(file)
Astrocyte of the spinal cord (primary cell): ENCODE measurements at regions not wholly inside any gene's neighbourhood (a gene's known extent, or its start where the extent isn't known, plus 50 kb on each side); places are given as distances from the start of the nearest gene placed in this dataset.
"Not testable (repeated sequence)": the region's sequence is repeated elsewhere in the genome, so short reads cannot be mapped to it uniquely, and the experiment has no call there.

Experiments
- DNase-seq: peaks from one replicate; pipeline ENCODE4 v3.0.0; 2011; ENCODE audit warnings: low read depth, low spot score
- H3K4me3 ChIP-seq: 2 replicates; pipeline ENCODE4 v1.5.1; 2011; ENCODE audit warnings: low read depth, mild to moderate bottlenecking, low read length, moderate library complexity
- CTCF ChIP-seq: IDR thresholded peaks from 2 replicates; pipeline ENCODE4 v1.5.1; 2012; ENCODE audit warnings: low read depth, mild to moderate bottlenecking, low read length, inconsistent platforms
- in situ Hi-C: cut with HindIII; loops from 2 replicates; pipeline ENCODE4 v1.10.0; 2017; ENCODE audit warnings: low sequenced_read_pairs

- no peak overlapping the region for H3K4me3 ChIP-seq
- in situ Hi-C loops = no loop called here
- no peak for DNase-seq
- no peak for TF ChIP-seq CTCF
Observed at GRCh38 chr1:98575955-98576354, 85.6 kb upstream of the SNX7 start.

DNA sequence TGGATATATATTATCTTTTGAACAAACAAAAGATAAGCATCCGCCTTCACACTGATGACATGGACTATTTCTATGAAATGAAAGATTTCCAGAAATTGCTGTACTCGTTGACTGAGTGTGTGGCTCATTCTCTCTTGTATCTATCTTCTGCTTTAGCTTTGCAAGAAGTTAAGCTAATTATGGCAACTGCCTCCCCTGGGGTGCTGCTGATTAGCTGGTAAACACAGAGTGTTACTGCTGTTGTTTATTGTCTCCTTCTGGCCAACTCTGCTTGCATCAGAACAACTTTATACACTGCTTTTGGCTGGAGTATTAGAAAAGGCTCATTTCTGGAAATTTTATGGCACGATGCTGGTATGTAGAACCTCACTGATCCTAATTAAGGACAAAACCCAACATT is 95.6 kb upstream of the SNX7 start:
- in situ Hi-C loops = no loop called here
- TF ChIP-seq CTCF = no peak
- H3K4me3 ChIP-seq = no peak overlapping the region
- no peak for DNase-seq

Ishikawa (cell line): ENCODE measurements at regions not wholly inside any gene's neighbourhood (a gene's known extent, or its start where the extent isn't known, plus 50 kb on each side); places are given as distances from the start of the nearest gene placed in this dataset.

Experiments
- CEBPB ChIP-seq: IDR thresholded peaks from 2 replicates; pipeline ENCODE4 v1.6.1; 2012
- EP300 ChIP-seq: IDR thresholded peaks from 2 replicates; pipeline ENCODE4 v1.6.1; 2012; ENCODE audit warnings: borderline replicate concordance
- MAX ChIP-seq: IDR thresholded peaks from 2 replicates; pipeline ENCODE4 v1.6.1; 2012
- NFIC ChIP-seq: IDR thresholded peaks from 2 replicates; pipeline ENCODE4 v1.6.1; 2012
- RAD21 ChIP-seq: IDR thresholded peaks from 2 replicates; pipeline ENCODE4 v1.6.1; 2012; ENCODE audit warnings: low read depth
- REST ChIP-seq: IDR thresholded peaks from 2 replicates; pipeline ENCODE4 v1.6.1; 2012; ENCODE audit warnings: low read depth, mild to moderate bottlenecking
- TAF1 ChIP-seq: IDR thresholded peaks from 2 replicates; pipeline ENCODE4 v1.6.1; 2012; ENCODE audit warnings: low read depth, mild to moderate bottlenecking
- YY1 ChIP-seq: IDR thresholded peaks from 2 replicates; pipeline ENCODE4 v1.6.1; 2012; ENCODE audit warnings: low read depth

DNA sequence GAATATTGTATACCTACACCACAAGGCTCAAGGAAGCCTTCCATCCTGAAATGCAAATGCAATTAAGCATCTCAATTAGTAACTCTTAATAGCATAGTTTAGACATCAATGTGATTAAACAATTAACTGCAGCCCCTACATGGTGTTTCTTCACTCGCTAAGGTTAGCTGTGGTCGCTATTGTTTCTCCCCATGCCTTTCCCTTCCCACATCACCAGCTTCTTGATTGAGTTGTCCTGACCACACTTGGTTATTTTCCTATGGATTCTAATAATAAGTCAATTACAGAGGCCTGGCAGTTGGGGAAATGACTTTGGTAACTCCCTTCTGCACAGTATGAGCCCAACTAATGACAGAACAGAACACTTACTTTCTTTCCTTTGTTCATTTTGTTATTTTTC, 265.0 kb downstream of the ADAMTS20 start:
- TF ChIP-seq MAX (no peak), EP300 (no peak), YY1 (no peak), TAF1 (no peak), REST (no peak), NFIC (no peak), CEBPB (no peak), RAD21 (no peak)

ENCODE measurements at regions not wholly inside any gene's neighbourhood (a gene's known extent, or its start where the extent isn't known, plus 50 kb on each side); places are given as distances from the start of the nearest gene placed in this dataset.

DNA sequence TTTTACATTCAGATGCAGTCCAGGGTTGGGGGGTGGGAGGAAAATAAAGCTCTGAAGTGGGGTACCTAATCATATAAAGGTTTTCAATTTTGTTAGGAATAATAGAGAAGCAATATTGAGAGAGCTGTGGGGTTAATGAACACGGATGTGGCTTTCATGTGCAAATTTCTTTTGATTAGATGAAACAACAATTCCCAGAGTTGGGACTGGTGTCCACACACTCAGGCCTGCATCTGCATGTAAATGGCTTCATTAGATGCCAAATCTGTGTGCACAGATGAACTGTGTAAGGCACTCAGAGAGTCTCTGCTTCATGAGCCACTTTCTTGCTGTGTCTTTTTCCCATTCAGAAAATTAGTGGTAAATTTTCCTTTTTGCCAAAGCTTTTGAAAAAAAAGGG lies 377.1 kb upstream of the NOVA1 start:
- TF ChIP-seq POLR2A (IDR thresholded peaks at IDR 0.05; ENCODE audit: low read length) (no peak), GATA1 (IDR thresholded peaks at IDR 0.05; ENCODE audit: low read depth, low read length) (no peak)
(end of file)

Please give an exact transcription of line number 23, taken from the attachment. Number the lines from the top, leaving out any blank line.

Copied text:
- NFIC ChIP-seq: IDR thresholded peaks from 2 replicates; pipeline ENCODE4 v1.6.1; 2012